A total of 18 091 telephone calls were made, of which 5215 numbers were unobtainable. 1286 callers were not eligible to complete the survey because the quota had been filled. Of the remaining 11 604 calls, 1000 people completed the survey, achieving a response rate of 9% (1000/11 604) from people who were contactable and eligible for inclusion.
Estimate of use of urgent care system
15% (151/1000, 95% CI: 13,17) of the sample reported using emergency and urgent care in the previous 3 months, of which 145 provided details of their experiences and views of the system and form the basis of the following results. This was at the lower end of our expectations and this smaller number of system users had implications for the precision of our estimates and statistical power of any comparisons made. There appeared to be some variation in the proportion of people making use of the emergency and urgent care system in different socio-demographic groups but these were not statistically significant (Table 1).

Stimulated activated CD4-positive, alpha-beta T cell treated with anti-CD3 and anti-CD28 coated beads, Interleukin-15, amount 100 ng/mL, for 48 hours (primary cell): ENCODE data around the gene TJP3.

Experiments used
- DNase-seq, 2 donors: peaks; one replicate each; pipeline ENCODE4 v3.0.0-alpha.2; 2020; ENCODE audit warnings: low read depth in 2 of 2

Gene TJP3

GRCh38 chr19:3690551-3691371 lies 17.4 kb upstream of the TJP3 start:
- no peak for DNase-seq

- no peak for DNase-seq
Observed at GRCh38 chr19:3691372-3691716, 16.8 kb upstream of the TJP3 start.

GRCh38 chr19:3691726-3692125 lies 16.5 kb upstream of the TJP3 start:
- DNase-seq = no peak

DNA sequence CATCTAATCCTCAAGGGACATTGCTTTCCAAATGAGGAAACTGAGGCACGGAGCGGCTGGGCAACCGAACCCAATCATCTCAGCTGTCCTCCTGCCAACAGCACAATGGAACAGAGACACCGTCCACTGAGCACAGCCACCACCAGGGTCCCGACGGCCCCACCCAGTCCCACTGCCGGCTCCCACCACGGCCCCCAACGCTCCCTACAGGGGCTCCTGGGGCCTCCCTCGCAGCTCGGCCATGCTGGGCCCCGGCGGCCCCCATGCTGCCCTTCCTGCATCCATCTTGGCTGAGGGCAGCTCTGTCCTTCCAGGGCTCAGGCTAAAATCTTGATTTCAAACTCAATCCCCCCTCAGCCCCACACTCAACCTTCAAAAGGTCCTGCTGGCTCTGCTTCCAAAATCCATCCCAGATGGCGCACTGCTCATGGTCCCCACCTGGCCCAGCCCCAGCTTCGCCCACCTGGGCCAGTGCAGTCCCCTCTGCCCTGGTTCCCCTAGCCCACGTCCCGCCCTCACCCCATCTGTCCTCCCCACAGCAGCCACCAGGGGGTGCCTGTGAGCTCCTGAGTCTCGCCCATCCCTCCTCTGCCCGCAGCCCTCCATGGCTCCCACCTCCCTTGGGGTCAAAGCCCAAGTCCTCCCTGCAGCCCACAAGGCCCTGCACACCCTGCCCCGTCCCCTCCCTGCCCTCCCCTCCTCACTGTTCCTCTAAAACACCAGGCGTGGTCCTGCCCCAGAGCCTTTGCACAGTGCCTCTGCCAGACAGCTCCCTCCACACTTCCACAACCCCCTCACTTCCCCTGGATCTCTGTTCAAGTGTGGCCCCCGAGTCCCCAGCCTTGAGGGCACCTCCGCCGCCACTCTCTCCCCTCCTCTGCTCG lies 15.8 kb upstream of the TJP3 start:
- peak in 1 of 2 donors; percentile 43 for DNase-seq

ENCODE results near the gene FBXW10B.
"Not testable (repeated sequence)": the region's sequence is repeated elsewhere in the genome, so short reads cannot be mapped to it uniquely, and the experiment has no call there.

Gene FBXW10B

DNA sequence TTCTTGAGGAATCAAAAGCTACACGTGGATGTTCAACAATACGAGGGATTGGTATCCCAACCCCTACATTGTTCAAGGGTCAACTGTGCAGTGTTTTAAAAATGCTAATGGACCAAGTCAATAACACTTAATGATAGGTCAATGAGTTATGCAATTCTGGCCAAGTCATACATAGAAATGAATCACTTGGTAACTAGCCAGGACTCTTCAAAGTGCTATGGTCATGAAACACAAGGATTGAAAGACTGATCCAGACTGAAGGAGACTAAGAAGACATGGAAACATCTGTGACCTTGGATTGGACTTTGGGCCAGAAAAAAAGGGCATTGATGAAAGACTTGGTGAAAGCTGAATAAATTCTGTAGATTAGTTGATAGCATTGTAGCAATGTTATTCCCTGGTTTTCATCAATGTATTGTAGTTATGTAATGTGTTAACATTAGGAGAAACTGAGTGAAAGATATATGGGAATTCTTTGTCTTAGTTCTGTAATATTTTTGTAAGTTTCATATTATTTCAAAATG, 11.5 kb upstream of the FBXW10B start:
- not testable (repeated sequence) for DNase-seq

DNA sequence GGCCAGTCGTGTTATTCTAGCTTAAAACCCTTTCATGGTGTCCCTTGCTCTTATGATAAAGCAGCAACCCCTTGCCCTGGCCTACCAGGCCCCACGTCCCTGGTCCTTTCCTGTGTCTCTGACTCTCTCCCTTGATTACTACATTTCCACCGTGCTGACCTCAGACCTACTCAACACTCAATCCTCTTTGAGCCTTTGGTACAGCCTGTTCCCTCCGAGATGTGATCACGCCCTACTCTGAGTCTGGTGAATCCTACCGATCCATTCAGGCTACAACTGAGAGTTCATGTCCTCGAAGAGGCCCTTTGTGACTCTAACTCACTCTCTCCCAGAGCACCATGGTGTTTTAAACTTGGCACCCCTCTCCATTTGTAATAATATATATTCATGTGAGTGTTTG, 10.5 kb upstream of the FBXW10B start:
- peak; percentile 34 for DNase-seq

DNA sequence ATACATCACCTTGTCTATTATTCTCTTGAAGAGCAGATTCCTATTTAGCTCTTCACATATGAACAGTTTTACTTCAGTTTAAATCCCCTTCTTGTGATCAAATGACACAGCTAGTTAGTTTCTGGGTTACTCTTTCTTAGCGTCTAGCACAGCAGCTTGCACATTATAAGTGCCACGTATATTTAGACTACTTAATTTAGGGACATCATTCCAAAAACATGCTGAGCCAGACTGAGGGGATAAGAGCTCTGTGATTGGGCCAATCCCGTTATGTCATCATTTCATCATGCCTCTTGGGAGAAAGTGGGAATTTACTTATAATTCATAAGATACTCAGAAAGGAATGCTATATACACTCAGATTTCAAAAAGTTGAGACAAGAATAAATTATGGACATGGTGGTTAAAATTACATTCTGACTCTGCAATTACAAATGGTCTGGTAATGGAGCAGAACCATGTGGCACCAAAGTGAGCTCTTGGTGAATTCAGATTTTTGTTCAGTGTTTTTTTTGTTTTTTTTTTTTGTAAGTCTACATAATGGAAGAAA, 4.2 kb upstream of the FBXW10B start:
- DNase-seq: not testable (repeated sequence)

Table 1. Reported urgent care use in past 3 months by socio-demographic characteristics
N = 1000
Just over a half of users entered the system with an illness (56%, 80/144), with less than a fifth (17%, 24/144) reporting an injury as their reason for using the system. The remainder reported having an ‘other problem’ (28%, 40/144). Although about a third of users (37%, 54/145) contacted a service immediately after thinking the health problem was urgent, 29% (42/145) waited more than a day before making contact with a service. About a quarter (24%, 34/144) of first contacts took place out-of-hours, defined as weekends and before 08:30 and after 18:00 on weekdays in our study.